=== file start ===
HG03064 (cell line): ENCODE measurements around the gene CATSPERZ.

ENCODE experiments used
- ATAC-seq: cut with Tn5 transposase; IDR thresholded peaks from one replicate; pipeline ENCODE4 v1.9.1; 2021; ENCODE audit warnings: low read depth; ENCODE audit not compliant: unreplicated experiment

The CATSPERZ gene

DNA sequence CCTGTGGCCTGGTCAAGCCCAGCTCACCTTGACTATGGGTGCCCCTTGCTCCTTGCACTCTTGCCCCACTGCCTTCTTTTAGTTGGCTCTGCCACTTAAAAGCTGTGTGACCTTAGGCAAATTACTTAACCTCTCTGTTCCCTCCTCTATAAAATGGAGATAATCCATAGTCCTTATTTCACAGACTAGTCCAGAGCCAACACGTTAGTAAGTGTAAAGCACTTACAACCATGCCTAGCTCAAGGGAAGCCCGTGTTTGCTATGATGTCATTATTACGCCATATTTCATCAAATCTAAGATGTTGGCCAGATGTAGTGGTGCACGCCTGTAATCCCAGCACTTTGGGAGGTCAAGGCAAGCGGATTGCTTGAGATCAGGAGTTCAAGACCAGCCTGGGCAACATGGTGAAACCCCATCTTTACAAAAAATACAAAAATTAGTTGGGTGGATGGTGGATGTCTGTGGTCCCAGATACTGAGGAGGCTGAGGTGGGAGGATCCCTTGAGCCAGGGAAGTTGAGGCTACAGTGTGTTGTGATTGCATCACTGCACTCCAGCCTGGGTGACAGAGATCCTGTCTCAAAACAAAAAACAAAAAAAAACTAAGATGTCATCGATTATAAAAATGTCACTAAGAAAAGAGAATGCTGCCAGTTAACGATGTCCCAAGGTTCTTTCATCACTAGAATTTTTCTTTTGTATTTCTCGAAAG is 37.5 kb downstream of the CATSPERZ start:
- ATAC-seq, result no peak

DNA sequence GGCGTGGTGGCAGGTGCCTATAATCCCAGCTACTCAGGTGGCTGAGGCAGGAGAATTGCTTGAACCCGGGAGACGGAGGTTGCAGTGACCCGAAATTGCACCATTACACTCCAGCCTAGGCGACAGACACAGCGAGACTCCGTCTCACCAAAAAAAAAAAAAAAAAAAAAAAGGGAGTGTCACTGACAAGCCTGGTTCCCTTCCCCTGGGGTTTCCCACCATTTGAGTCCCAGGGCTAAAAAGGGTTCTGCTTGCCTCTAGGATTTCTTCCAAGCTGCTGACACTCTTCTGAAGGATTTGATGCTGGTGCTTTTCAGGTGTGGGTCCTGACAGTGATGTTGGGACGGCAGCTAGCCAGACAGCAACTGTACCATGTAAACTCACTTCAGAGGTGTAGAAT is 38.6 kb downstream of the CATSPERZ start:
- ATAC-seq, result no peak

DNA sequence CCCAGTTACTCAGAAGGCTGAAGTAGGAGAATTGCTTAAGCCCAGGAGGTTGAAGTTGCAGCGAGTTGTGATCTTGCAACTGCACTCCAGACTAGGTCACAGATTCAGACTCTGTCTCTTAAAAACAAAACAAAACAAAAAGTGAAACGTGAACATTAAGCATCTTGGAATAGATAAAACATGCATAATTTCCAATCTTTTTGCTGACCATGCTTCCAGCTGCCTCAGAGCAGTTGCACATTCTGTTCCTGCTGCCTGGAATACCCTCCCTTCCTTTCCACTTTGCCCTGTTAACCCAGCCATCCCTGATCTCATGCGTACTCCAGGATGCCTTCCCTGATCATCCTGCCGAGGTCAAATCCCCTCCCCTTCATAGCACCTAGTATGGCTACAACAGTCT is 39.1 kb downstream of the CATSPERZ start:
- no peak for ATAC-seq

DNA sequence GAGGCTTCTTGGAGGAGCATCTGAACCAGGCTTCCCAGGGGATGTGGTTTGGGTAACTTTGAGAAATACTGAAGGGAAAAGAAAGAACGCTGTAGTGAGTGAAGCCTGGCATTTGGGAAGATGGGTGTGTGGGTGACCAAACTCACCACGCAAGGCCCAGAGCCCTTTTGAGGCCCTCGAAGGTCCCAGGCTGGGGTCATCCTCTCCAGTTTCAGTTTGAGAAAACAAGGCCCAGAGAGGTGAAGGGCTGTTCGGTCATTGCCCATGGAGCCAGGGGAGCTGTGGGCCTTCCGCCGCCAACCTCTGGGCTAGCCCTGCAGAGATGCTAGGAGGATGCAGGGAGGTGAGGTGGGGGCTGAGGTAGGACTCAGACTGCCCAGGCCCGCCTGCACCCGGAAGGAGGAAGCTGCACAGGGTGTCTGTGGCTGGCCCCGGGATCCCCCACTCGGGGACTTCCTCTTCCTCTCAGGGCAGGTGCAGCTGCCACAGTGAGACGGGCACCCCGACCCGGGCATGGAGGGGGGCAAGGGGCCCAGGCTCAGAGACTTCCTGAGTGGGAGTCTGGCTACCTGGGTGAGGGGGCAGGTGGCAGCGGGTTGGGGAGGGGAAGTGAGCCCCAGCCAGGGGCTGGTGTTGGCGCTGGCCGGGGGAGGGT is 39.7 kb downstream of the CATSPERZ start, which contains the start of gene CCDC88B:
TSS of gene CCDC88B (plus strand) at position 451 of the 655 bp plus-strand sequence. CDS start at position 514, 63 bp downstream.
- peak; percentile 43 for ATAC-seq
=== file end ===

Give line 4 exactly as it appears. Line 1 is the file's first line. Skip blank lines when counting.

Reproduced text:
The CATSPERZ gene